The matching Michigan project introduced us to a working towards zero benchmark figure of 1.4 infections per thousand catheter days (Bion et al 2012). However, two years later and the continued emphasis on working towards zero line infections is it now time to offer a new benchmark?
As we are all working towards zero CLABSI a benchmark is useful to demonstrate current practice standards. Moving the benchmark as zero becomes more achievable ensures the momentum for change is maintained.
I appreciate that patient groups, care environments and access to product, policy and education varies across the globe. Therefore, a benchmark may not be useful for all. However, for those closer to the goal of zero I feel that a revised benchmark is important.
A couple of recent publications (Tang et al 2014, Jones et al 2014) have offered results that I feel may illustrate a new benchmark. Interestingly, the new figure is less than half the matching Michigan figure offered in 2012.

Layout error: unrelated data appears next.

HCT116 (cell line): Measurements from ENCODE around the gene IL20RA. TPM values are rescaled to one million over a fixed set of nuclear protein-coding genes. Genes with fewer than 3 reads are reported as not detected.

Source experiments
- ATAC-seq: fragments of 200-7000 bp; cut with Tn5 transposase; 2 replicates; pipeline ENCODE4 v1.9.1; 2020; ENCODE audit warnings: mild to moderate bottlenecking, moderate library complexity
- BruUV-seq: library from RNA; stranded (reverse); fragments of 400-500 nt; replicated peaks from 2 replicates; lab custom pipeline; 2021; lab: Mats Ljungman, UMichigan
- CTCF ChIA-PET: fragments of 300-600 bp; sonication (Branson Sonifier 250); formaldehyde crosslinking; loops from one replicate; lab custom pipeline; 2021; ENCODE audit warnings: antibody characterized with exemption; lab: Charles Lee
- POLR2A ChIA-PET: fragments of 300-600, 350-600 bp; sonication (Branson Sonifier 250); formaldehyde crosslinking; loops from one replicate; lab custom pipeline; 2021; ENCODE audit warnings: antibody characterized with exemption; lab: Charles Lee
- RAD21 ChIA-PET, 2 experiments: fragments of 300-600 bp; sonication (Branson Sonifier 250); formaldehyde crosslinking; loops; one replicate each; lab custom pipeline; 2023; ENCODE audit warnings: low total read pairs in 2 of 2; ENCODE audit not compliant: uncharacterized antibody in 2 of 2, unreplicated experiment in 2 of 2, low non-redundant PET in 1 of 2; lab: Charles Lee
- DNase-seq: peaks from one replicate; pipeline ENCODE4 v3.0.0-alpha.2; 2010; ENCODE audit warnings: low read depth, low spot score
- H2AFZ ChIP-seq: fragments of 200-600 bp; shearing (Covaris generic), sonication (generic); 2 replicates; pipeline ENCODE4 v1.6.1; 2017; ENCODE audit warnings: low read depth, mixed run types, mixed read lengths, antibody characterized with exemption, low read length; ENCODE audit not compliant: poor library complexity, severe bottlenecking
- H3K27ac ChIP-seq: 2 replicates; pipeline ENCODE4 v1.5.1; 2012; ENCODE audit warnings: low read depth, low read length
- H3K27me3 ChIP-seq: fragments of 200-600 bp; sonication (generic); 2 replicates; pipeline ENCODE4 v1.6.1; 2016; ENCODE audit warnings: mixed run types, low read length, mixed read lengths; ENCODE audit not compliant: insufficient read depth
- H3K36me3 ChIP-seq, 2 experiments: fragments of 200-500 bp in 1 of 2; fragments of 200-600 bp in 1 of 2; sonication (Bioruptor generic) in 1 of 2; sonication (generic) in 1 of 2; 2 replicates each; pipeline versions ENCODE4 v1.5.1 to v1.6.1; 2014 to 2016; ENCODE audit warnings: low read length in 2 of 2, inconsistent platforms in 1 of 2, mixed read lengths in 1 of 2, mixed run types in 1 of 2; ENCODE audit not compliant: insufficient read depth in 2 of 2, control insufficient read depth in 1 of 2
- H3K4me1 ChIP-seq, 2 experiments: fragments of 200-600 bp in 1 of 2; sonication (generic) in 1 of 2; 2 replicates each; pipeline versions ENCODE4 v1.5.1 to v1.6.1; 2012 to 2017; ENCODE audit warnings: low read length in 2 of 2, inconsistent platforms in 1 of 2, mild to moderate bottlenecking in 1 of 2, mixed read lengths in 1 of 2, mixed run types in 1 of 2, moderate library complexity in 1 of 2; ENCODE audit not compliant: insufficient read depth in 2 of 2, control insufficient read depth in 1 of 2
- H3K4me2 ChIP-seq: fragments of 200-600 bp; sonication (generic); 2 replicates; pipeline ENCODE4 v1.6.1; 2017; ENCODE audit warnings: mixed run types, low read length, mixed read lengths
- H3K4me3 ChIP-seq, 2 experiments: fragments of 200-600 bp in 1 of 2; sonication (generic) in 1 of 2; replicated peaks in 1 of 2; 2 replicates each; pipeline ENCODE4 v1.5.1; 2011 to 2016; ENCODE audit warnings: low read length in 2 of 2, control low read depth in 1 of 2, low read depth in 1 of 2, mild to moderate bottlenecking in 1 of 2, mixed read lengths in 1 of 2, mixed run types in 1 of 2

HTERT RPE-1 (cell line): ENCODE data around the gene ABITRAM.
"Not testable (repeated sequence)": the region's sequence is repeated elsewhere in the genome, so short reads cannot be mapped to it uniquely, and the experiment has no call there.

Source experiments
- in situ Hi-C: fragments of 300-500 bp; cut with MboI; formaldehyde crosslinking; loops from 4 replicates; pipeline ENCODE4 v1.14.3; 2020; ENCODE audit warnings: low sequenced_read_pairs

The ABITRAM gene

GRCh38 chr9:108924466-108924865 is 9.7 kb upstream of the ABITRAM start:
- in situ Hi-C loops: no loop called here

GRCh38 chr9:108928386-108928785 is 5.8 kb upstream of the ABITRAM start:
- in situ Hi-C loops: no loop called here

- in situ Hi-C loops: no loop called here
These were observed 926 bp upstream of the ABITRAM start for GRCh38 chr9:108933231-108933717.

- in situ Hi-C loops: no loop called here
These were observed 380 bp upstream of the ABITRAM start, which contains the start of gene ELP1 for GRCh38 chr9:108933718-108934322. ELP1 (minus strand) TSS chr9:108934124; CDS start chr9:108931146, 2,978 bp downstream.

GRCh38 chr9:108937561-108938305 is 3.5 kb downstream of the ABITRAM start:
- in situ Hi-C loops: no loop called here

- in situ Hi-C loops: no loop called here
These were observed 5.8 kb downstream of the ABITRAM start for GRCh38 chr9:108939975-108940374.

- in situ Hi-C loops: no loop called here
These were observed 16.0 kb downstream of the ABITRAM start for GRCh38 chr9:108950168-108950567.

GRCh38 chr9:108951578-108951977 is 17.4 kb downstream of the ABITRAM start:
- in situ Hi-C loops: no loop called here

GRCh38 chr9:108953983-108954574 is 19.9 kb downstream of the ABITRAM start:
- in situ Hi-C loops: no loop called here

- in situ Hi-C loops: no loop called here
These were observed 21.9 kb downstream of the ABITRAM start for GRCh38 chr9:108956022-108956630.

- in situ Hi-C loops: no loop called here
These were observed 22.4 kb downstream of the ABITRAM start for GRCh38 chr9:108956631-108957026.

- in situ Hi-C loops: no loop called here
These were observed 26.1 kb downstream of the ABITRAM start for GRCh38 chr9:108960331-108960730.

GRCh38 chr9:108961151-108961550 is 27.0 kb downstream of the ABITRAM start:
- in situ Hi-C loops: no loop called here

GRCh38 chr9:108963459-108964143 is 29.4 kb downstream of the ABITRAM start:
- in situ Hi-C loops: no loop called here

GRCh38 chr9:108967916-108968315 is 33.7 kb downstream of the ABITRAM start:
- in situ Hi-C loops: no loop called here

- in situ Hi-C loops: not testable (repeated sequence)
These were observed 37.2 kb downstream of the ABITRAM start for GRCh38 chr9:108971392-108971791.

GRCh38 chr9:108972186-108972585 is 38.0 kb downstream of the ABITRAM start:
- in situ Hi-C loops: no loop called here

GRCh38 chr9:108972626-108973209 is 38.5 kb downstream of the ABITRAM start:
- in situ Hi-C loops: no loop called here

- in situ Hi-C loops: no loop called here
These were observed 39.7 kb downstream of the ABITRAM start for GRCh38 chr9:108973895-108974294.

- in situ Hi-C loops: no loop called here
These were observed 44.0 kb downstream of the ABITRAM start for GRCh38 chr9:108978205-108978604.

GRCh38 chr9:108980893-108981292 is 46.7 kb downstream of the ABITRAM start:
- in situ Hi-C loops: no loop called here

Should we make the close to zero CLABSI benchmark figure 0.6 per thousand catheter days?
Bion, J., Richardson, A., Hibbert, P., Beer, J., Abrusci, T., McCutcheon, M., Cassidy, J., Eddleston, J., Gunning, K., Bellingan, G., Patten, M. and Harrison, D. (2012)’Matching Michigan’: a 2-year stepped interventional programme to minimise central venous catheter-blood stream infections in intensive care units in England. BMJ Quality & Safety. Sep 20. [Epub ahead of print].
Tang, H.J., Lin, H.L., Lin, Y.H., Leung, P.O., Chuang, Y.C. and Lai, C.C. (2014) The impact of central line insertion bundle on central line-associated bloodstream infection. BMC Infectious Diseases. 14(1), p.356.